“This is a big problem,” notes Theo. “Someone who is neurodivergent will either apply for the wrong jobs or go nowhere near the role in the first place.”

To address this, employers need to find new ways of serving people content that best aligns with their cognitive preference and abilities. Not everyone prefers to read text (or can do this effectively). Some may enjoy video content, while for others, certain colours or sounds may impact learning and development.

“Content has a big part to play in this. We need to go back and rethink the content we use at the front end, but that then runs right through the hiring journey,” says Theo.

To combat this, employers need to “individualise the approach and use technology as an enabler. Start by asking the candidate, ‘What can we do to improve this experience for you?’ ‘Can we do anything or change anything to make this a better experience for you?’”

As Theo notes, “Around 5% of people have ADHD, 10% are dyslexic and 3% autistic. In total, around 20% of the population – give or take – fall within the neurodiverse group, meaning they will be marginalised because of the way their brain works.”

Employers have not only a moral obligation, but also a strategic responsibility to encourage diversity of thought and ensure that neurodivergent candidates feel encouraged, supported and respected throughout the hiring journey.

How Timeline can offer personalised virtual onboarding experiences for neurodiverse employees

At Meet & Engage, our technology can be used to better personalise the hiring journey for any candidate – which is especially useful for applicants that are neurodiverse.

Consider Timeline, our virtual onboarding platform. Timeline is all about nurture – keeping candidates excited about your proposition and helping them understand more about your business before they join.

With Timeline’s custom workflows, you can personalise the onboarding experience for every candidate that touches your brand. When it comes to neurodiverse candidates, this onboarding experience can be tailored to an individual’s specific preferences and behaviours.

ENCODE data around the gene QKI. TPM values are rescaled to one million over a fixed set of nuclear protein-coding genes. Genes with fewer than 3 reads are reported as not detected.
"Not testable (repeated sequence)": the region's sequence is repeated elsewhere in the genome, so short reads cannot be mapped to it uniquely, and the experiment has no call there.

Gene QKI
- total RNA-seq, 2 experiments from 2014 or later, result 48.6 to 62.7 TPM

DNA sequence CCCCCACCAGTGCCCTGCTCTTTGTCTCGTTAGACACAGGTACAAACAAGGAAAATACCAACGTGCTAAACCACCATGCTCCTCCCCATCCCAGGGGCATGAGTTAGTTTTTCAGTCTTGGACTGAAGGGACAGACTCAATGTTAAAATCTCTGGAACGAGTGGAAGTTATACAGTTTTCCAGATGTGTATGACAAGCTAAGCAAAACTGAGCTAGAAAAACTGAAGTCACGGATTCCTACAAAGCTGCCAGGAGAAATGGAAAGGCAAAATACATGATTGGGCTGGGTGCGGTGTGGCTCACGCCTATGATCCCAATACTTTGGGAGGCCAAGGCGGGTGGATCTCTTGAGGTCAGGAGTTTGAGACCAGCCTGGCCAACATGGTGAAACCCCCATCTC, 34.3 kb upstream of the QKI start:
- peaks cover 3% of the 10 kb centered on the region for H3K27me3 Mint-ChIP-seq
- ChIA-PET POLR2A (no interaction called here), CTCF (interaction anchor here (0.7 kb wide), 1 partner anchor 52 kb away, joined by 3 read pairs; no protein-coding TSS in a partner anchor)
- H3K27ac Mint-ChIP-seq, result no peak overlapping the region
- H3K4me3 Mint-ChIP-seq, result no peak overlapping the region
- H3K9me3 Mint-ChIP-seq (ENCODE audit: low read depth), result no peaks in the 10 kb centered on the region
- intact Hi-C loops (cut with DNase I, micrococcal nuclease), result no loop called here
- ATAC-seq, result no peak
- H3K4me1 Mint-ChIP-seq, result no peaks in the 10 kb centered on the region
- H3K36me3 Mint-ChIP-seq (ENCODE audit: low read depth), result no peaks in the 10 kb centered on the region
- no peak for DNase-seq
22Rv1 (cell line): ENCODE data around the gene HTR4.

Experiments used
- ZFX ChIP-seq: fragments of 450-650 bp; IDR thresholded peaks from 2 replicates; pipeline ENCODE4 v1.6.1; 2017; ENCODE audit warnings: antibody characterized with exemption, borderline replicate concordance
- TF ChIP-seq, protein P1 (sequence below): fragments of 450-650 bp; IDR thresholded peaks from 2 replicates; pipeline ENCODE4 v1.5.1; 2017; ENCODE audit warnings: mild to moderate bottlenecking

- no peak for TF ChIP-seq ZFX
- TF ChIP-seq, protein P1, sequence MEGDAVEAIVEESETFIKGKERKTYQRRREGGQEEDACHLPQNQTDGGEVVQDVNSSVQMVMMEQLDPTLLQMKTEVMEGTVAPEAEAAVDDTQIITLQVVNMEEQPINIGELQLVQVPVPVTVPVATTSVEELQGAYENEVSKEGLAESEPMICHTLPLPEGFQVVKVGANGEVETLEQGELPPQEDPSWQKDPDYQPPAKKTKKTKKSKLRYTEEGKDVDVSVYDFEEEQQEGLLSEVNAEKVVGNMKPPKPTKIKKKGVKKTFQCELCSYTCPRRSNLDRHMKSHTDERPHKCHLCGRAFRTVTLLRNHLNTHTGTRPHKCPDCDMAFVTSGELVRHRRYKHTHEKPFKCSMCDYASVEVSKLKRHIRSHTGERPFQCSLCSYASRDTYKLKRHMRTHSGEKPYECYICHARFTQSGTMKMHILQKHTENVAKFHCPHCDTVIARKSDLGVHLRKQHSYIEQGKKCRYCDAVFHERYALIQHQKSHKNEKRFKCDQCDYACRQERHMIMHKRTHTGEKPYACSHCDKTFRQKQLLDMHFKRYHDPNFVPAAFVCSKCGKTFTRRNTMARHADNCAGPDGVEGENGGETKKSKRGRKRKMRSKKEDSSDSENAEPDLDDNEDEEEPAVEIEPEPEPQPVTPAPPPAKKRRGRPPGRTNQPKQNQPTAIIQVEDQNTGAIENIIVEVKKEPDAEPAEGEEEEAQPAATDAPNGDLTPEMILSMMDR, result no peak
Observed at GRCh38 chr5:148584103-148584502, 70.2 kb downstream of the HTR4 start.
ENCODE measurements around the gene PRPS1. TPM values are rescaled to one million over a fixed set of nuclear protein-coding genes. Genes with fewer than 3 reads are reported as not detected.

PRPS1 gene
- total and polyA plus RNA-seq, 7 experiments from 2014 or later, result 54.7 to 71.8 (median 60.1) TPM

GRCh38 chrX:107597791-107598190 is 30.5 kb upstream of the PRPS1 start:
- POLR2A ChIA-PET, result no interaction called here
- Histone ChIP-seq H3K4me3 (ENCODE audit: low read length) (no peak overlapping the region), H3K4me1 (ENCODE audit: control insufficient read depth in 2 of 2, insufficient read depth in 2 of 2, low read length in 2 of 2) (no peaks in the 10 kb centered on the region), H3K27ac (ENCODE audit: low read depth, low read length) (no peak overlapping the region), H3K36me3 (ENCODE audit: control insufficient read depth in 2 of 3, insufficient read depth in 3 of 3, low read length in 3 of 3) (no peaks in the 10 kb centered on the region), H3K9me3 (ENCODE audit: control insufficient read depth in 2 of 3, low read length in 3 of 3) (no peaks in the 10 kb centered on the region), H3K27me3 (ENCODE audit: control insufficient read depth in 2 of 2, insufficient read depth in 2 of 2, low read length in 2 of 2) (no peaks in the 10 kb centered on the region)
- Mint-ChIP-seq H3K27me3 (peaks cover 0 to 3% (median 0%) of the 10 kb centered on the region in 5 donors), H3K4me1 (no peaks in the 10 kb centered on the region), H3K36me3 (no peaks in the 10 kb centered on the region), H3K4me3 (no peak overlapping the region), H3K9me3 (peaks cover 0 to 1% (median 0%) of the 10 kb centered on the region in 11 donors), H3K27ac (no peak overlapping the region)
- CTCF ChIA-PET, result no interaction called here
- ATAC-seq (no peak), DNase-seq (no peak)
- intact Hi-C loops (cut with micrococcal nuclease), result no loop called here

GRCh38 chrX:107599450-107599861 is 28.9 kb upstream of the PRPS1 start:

In other words, a user could self-select their preferred learning style and receive a choice of video, text-based information, infographics or audio to allow people to choose what works best for them.

While this would require strategic thinking and tactical execution to create different types of content, once the bulk of the content has been created, Timeline’s automation will do the heavy lifting and seamlessly transition neurodiverse hires through an onboarding journey that best meets their needs.

This idea isn’t just limited to onboarding, either.

Inspire & Nurture, our suite of live virtual events and automated talent nurture comms, helps employers attract and engage talent – from initial discovery through to offer acceptance.

In this instance, the hiring journey can be customised to create a more inclusive experience for neurodivergent candidates. Content, assessments and interviews could be personalised to an individual’s preferred learning style, while still maintaining the structural integrity of the recruitment process.

As we move into the future, we’re hoping that more employers will start to consider how neurodivergent candidates and hires can be supported and inspired at each step along the recruiting and onboarding journey.